Apr 27 2009

April Fuglie

Okay, I will admit, this is not fugly, just plain dumb. It also isn’t often I give a fugly award to a project that I just gave high accolades too (see previous post). But as part of the Seventh Street reconstruction project, the planners decided to add diaganol parking, that you have to BACK INTO! I can only imagine the fender benders that are going to occur with someone stopping in traffic, starting to back up into the parking spot, only to have the person behind them not notice and running into them. This parking situation has had such an outcry against it, that the planners have decided to never do it again. Don’t get me wrong, I think diagonal parking is a great idea, and should be encouraged on more streets, but done the traditional way with pulling in forwards, and then backing out. A lot less dangerous in my opinion.

Mar 12 2009

Google Earth Visits – Detroit

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I will admit that I have never been to Detroit, nor have I ever had any inkling too, but with all the recent press that Detroit has been getting with regards to the automobile industry, and the state of the housing economy there, I thought I would make a Google visit. As with most of my tours, I start with the downtown area. I immediately became intrigued with Detroit with the overall layout of downtown. All the major streets are broad parkways that are heavily landscaped, and all of these parkways pinwheel out from a central park. Very nice indeed, and a classic layout seen in many great cities. I also like the fact that the ballparks are oriented to the adjacent streets. The whole downtown area is very pedestrian friendly (at least from bird’s eye), and extraordinarily well laid out.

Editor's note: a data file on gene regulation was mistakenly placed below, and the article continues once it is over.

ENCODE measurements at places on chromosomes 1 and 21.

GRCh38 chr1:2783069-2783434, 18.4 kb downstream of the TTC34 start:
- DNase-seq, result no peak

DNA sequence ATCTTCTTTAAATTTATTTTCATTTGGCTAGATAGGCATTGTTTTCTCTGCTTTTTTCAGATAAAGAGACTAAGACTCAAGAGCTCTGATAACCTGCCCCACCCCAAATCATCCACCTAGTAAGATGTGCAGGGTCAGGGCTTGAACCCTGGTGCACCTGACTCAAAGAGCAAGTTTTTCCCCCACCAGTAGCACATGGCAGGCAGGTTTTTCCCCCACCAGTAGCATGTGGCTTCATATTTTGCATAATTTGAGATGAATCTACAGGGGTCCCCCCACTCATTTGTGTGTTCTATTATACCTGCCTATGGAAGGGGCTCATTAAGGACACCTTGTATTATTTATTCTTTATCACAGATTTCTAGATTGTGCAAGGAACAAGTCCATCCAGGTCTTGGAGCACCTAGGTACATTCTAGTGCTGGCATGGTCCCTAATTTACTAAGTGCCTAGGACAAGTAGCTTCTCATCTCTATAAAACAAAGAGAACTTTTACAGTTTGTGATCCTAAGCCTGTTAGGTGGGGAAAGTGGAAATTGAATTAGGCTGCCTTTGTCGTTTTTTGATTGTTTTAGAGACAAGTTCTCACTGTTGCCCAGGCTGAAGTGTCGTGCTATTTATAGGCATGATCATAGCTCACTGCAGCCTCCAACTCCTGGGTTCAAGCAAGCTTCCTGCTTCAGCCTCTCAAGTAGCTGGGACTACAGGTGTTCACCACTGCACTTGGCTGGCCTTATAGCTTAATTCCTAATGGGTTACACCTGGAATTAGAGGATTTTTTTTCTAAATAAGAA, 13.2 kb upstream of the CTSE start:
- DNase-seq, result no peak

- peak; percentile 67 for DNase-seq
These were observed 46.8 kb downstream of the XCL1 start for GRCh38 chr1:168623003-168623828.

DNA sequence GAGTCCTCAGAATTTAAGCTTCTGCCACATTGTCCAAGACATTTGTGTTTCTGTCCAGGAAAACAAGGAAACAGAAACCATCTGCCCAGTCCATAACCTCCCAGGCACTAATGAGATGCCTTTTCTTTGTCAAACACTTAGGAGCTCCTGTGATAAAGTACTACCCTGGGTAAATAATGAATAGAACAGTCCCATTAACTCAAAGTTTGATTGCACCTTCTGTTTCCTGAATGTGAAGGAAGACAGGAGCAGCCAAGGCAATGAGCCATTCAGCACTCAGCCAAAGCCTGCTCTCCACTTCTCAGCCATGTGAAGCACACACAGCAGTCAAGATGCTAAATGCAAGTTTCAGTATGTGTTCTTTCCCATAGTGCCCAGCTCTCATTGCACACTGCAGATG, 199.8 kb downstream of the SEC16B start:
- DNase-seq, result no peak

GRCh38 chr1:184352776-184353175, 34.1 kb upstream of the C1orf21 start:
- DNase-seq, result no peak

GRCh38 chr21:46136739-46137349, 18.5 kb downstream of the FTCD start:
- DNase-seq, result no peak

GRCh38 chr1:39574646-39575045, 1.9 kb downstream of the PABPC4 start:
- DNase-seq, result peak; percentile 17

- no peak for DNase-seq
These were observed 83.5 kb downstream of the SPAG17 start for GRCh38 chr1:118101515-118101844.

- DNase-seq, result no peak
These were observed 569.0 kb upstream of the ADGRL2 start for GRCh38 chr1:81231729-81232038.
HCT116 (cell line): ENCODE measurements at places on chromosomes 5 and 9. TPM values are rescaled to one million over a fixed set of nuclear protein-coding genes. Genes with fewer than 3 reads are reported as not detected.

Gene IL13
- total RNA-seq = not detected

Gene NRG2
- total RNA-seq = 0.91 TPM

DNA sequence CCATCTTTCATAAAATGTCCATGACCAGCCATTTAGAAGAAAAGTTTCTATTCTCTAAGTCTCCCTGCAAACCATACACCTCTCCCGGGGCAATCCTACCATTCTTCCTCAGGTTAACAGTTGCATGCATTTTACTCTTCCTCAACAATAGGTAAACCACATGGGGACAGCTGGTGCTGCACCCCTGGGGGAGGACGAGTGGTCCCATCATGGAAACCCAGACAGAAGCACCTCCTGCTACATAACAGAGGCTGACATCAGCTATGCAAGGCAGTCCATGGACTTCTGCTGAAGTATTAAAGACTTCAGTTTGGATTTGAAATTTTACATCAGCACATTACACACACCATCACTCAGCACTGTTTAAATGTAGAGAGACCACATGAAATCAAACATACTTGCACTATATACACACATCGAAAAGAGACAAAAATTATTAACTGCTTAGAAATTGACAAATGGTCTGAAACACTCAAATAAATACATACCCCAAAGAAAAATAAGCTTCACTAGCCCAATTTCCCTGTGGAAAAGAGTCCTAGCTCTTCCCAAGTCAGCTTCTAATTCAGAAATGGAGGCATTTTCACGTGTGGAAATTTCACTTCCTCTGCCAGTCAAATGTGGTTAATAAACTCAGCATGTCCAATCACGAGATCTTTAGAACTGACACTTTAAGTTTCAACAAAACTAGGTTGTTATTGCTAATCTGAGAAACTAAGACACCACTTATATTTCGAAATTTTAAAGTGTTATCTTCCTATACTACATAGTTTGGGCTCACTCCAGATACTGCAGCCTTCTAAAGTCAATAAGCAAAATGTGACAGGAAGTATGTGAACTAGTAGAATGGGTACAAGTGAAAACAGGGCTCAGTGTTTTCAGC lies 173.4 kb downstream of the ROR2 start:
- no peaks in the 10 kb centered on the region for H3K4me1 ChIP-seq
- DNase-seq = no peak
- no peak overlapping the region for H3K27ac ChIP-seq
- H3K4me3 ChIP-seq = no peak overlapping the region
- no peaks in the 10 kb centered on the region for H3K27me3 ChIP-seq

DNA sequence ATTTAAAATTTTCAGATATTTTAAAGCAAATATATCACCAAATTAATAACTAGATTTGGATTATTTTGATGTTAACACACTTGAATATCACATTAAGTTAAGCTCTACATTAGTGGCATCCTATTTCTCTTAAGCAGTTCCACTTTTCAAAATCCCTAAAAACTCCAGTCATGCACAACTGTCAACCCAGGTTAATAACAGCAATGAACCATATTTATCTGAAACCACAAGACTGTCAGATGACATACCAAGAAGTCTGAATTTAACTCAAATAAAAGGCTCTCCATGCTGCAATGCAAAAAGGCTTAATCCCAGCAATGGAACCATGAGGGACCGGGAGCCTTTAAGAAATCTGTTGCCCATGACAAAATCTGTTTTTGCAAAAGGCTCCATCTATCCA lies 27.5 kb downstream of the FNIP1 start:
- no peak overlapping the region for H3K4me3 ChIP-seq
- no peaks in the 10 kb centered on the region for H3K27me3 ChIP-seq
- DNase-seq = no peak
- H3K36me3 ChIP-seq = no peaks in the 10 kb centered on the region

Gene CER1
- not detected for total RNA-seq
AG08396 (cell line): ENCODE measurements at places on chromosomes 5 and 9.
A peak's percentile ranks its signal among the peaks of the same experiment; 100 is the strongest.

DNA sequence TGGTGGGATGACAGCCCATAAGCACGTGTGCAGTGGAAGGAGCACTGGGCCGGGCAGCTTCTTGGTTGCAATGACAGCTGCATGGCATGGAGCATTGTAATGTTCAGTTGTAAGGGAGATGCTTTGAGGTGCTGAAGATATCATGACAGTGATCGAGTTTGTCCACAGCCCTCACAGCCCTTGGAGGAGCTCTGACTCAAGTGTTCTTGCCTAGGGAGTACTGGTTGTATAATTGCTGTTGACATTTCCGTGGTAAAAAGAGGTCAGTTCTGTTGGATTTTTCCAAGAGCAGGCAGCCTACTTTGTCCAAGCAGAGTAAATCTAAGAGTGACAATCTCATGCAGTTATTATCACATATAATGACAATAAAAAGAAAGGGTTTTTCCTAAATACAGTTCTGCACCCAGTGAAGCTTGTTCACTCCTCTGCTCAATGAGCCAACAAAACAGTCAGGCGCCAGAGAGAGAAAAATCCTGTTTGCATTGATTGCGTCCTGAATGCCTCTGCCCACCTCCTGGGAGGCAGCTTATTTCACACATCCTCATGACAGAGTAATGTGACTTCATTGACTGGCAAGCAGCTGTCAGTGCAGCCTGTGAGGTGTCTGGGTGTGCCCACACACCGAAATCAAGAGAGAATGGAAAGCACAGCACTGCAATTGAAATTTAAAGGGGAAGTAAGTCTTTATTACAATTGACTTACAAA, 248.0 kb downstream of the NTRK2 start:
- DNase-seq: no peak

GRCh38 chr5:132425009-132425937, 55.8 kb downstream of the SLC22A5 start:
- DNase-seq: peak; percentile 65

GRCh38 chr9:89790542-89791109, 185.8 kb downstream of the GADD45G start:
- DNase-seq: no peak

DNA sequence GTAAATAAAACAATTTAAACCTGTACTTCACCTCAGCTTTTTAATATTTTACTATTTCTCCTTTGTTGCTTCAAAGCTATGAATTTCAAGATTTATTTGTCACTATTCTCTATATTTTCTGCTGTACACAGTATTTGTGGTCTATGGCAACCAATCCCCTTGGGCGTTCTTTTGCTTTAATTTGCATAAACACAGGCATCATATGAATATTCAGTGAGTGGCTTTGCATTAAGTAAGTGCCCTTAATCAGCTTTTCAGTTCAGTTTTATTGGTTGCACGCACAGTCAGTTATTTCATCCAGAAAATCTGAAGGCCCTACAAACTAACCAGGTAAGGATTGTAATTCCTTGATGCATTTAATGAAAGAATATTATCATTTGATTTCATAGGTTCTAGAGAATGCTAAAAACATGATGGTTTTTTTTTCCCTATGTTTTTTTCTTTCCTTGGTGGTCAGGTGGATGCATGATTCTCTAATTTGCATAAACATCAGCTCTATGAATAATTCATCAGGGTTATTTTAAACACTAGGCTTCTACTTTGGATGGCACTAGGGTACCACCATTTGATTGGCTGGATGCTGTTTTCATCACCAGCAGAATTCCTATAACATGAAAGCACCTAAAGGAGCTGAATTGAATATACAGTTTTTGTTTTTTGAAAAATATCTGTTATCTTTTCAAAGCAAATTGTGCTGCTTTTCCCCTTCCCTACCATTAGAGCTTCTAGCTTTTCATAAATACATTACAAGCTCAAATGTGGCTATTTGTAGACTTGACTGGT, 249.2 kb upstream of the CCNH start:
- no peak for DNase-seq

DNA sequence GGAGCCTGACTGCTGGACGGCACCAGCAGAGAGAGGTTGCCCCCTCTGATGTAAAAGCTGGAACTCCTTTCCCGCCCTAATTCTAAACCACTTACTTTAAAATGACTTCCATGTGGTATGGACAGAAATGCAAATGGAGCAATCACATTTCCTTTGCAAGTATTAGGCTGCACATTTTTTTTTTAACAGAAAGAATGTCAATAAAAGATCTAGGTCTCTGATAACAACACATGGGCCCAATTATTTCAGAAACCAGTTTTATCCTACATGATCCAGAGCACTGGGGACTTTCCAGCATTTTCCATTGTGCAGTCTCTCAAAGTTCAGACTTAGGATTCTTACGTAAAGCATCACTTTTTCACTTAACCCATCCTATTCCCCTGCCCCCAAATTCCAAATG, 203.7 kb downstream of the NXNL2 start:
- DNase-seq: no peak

Of course, from the air, you also see the downside. There is a tremendous amount of surface parking lots, and a fair amount of empty space between buildings. This provides opportunity for infill, with a good structure already in place. This of course, ignores the current economic climate of Detroit.

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Now one of the things that amazed me even more, was traveling less than a mile and a half outside of downtown, and there are blocks and blocks and blocks of vacant land…street are there, but few structures. I have to ask myself, what happened here? In most cities, you see very dense neighborhoods fairly close to the city core. And this isn’t unique to this one area of Detroit, cruising around, this goes on for miles.

But why? Is there environmental pollution? Were these neighborhoods intentionally torn down, was there some kind of great fire? If you go miles out from the city core, you can find all kinds of new home development going on (or at least there was). So why has the city core all but been abandoned?